I bet Dave Statter is wishing he never taught me about the importance of having a “catchy” title with your post. Yea… it’s all Statter’s fault. AGAIN! LOL
All kidding aside, I did find a new hole to crawl into today and I’ll get to that in just a moment.
First, let me remind you about the Black Diamond X2 Boot Give Away we have here at Ironfiremen.com. Once again, you are correct. I said “give away” .. as in FREE. The X2 Boot is valued at over $300. You still have 11 days to enter and it’s EASY!
Ok, so today is my first day back to work in 15 days…Uggggggg. I traded a day off a few weeks ago so that I could make the Roanoke Rampage vs Chicago Fire Department Football game. Then, I had a “cycle” of vacation to attend FDIC … so it’s been a while since I’ve been in the house.
NOPE! We were sitting on 7 runs and a HTR (Heavy Tactical Rescue) Drill before 1pm! GEESH!
The drill was a pretty good one though..today’s focus was “confined space”
The class was held at one of our local steel mills and proved to be an excellent location.
Inside the tube, and down the slope to the right was a rescue manikin. The drill simulated a downed worker who had been inside conducting maintenance.
Our members had to enter the “Confined Space”. Locate the victim. Then access, package and remove him.
A good scenario with multiple aspects to deal with.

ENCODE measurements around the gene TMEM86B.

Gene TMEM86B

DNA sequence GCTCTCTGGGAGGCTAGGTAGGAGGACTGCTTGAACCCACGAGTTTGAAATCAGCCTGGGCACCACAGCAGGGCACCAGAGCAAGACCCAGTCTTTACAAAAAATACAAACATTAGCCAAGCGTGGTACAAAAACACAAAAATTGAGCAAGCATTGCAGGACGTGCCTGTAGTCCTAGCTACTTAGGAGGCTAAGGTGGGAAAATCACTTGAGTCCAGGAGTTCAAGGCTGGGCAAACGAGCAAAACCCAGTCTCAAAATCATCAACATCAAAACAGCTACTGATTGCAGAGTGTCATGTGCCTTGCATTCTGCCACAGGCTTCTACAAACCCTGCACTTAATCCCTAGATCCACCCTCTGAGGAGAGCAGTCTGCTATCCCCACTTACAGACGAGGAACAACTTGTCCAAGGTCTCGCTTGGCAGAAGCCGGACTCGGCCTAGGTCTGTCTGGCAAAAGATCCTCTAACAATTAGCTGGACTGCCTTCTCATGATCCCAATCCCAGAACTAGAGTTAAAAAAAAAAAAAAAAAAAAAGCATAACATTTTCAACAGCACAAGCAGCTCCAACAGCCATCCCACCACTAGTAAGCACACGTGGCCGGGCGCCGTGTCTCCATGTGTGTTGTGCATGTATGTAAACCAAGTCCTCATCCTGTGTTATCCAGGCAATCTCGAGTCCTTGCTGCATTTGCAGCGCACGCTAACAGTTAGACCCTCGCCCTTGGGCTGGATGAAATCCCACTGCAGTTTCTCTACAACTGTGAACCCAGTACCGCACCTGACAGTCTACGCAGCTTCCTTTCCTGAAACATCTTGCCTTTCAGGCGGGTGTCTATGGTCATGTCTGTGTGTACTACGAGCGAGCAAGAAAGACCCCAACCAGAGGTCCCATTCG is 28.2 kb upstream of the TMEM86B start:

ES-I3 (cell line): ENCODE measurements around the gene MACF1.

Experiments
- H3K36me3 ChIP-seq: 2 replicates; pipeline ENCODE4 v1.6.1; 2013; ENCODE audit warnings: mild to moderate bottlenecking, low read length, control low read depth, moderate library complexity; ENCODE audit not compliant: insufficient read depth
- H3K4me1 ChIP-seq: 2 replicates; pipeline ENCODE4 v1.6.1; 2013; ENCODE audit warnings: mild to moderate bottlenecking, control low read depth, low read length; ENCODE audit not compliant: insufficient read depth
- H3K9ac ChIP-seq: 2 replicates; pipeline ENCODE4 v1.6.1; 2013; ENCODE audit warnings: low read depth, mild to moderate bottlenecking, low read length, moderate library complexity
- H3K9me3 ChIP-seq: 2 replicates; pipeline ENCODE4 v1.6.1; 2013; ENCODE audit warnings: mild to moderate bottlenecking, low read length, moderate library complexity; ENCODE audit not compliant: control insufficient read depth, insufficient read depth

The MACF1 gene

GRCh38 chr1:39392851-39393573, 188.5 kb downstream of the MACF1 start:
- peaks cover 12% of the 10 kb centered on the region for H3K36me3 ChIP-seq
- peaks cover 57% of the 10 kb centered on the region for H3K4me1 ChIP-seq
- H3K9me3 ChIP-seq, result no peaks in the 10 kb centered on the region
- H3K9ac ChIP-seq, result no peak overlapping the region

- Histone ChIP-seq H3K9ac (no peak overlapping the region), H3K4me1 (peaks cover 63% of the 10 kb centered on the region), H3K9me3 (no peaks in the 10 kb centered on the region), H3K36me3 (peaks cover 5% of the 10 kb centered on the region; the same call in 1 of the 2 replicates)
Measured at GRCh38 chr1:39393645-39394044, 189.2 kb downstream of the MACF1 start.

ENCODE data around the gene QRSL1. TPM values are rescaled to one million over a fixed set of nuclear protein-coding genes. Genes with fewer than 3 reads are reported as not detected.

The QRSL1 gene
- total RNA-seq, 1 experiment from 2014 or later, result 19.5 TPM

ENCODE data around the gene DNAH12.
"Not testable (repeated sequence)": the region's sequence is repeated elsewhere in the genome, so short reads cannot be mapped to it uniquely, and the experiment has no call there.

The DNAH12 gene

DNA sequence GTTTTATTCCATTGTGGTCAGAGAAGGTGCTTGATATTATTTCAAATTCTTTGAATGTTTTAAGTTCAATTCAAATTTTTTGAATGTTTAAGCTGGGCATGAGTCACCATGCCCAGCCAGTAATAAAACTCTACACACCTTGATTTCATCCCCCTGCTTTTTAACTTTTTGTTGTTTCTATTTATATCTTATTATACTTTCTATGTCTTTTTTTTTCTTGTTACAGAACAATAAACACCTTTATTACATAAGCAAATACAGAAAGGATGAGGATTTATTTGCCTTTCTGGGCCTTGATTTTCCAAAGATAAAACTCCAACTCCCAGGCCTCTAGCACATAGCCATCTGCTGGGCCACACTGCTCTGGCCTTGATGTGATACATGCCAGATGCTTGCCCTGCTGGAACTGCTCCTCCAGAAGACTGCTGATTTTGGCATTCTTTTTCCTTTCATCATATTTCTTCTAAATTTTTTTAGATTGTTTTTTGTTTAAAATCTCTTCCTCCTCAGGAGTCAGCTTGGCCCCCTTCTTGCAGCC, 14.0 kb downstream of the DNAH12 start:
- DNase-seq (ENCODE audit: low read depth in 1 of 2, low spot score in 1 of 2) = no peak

This is the hole we had to crawl through (or fall through depending on you age and size) to get inside the tube.
Of course we are about 75′ off the ground with rope and air hoses hanging off us as well.
When inside the tube, everyone was “on air”. Instead of our everyday SCBAs (airpacks), that everyone is accustomed to seeing us wear; today we used a “supplied air system”. Which basically means that we had a lot of hose connected to us so we could breath rather than lugging a big bulky bottle around on our backs while in these types of “tight spots”. This type of system also allows us more air to breath than the above mentioned typical 30 minute bottle.
We had safety personnel positioned in key places throughout the excercise as well
Pictured here is Lt. Mark Brown.
Lt. Brown monitored the air at the entrance. He also helped members safely enter and exit the hole and tended our air lines.
Compton’s job was to keep everyone tethered and secure once they reached the platform.
Our HTR team is scattered throughout the City while our Rig and equipment is housed at station #6. The Brothers from Station #6 and Ladder #5 conducted the drill this morning and did an fantastic job.
Captain Scott Mutter had command of the incident so it ran like clock work! Thanks to Captain Mutter, his crew and the Brothers from Ladder 5 for some great training! Well done guys!
Ok, so it’s been busy busy and I still don’t have all my reports done! I gotta get on it. Before I go, I do have some good news to pass along…. THE RAMPAGE WON !!! WoooooHoooooo! Our first win in the League!
I had been getting reports as often as possible and believe the final score was 21-8 over the Carolina Commanders. The even better news is that there were no serious injuries today! Way to go guys … and that means BOTH teams! I’ll get a post up with pics and details as soon as I get em.
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Stay Safe and in House!